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SkyCiv Structural 3D

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Linear Static and Buckling Analysis

Linear Static and Buckling Analysis are some of the analysis methods that SkyCiv offers to solve your structure.

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This analysis considers the buckling of members which is flexural instability due to axial compression, also known as Euler Buckling. The main result determined by the analysis is the buckling load factor which is the factor that the loads need to increase in order for the buckling load to occur. A factor of less than 1.0 indicates that the structure is buckling. Buckling will be more common for long, slender members undergoing high compression loads.

SkyCiv users often enquire about why the software only returns a single buckling factor, thinking that there should be a factor for each member. However, SkyCiv performs a rational elastic buckling analysis via an eigenvalue analysis, meaning that buckling is considered for the entire structure, groups of members, and individual members. This way, the entire stiffness of the model is factored into its buckling susceptibility.

This analysis method is important because a linear static analysis alone is not enough to indicate failure due to buckling. In fact, if a structure is found to be buckling then the results of the static analysis are not correct or applicable. Performing this extra analysis will however increase the solve time.

The critical load of each member is also determined during the analysis. This is the load at which a certain member will buckle. The critical load is proportional to Young’s Modulus and Moment of Inertia, and inversely proportional to the length of the member. The critical load is not a function of Yield Strength.

Extra Notes and Considerations

  • This buckling analysis only considers Euler Buckling due to axial compression. Torsional buckling is not considered.
  • If an extremely low buckling load factor is found by the software (i.e. less than 0.05) then this could be due to the model being unstable. Hence, you should look at the stability of the model as it could be the problem rather than buckling. Check your member-end fixities and supports. Often excessive deflections can be a hint that these instabilities exist too.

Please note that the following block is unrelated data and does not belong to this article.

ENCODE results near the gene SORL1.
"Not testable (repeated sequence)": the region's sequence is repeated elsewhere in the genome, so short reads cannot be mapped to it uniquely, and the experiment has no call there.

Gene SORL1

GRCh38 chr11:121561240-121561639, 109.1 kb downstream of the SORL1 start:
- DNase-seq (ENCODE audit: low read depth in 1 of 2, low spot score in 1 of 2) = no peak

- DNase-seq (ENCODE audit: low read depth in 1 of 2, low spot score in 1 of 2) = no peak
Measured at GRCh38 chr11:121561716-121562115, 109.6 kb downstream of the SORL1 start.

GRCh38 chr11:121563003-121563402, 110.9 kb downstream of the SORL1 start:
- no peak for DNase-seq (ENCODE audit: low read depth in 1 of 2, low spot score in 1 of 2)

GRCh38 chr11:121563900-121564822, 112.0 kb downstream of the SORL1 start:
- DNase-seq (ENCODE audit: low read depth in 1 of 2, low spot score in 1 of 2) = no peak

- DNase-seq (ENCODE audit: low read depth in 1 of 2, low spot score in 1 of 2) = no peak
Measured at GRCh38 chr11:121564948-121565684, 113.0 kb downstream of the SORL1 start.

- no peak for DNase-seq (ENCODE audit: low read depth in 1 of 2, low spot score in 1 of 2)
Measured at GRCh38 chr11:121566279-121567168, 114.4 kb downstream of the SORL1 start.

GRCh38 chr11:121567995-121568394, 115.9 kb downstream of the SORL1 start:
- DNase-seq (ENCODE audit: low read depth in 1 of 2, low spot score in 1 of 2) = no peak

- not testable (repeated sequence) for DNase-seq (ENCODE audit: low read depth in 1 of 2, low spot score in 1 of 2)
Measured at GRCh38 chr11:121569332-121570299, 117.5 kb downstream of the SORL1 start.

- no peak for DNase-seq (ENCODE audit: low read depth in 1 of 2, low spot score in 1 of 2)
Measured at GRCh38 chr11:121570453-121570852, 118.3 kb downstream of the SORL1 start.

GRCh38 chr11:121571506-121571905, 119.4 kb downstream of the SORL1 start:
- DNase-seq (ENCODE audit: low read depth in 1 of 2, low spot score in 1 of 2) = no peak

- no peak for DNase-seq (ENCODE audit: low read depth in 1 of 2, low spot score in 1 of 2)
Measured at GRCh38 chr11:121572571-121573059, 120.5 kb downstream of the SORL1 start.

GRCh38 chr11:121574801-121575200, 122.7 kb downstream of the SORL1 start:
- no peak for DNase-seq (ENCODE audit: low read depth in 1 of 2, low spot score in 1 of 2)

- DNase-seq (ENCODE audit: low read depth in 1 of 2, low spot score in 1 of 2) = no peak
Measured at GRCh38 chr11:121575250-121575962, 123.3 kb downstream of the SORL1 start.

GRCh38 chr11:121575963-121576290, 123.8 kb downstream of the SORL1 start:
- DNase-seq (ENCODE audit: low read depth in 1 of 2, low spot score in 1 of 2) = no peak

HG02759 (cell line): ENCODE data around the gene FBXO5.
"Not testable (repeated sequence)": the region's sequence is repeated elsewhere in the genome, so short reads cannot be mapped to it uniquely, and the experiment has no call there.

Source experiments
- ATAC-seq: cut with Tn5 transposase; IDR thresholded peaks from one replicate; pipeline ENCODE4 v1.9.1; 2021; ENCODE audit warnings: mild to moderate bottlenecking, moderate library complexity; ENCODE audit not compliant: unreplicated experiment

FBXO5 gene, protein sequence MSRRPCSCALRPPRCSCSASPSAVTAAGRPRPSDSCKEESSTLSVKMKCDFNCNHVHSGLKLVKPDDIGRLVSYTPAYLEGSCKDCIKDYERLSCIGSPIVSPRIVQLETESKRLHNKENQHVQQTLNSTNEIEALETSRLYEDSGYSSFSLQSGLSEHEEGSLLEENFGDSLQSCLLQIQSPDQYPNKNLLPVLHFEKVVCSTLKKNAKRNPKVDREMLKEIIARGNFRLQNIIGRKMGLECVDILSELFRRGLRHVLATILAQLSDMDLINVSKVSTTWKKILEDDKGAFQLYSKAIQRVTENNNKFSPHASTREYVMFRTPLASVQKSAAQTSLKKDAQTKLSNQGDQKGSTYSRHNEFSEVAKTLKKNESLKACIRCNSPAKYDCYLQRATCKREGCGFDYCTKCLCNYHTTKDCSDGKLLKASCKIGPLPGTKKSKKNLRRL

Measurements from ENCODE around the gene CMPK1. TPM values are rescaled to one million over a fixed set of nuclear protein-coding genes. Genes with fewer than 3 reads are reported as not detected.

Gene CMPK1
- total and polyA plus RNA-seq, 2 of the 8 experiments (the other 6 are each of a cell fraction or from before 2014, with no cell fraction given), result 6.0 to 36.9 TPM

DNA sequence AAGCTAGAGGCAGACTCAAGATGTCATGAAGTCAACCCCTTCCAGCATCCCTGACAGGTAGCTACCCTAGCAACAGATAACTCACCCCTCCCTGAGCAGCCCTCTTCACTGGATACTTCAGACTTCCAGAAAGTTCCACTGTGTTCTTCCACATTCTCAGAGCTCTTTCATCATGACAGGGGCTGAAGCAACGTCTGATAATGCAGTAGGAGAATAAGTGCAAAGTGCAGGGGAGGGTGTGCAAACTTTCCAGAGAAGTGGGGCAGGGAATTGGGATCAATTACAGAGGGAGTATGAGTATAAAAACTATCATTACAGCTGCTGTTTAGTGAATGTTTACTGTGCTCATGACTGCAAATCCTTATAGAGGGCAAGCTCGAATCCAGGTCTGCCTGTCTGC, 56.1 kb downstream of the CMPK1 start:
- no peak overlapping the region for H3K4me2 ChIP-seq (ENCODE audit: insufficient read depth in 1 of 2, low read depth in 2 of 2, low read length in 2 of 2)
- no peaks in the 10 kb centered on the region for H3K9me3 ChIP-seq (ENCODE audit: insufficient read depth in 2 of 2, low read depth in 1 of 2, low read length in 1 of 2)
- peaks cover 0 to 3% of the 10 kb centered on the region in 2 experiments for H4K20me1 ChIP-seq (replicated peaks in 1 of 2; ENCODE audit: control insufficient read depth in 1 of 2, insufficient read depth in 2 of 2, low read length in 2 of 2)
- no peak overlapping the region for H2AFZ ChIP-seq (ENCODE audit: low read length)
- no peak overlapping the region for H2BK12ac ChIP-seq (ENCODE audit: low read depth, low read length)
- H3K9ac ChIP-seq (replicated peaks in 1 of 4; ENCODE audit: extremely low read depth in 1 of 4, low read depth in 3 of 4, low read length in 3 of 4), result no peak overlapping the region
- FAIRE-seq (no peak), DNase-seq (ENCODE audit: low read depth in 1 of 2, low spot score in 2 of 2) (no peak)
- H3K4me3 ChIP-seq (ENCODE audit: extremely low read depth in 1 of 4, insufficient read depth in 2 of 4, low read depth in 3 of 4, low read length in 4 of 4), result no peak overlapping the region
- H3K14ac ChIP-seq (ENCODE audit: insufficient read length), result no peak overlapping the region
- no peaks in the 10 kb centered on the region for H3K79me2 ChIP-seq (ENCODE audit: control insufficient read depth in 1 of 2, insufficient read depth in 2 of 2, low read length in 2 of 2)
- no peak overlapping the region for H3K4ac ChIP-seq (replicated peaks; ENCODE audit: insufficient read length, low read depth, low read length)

• This buckling analysis only applies to members, not plates.

Example: Buckling of a Vertical Column

1) Consider a vertical member that is 3 feet tall with a rectangular cross-section that is 1 inch by 2 inches made from the default Structural Steel material in SkyCiv Structural 3D. It is fully fixed at the base of the column and experiencing a 1 kip compressive point load.

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2) To solve the structure with a linear static and buckling analysis, hover over Solve and click Linear Static + Buckling as shown above. When the structure has finished solving, you’ll notice that a warning appears to indicate that the buckling load factor is less than 1, indicating that buckling is occurring and needs to be checked.

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3) View the buckling results by clicking the ‘Buckling’ button on the left. The buckling shape of the structure is drawn and a pop-up will appear to inform you of the buckling load factor. A load factor less than 1, as in this case, indicates that buckling is taking place.

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4) More buckling result details can be viewed in the Analysis Report. Click ‘Report’ in the set of results on the left and generate a report. Open the report and find the ‘Member Buckling Results’ checkbox. Results are given for the critical load (the load at which buckling begins), actual length, and theoretical effective lengths in the z and y axes.

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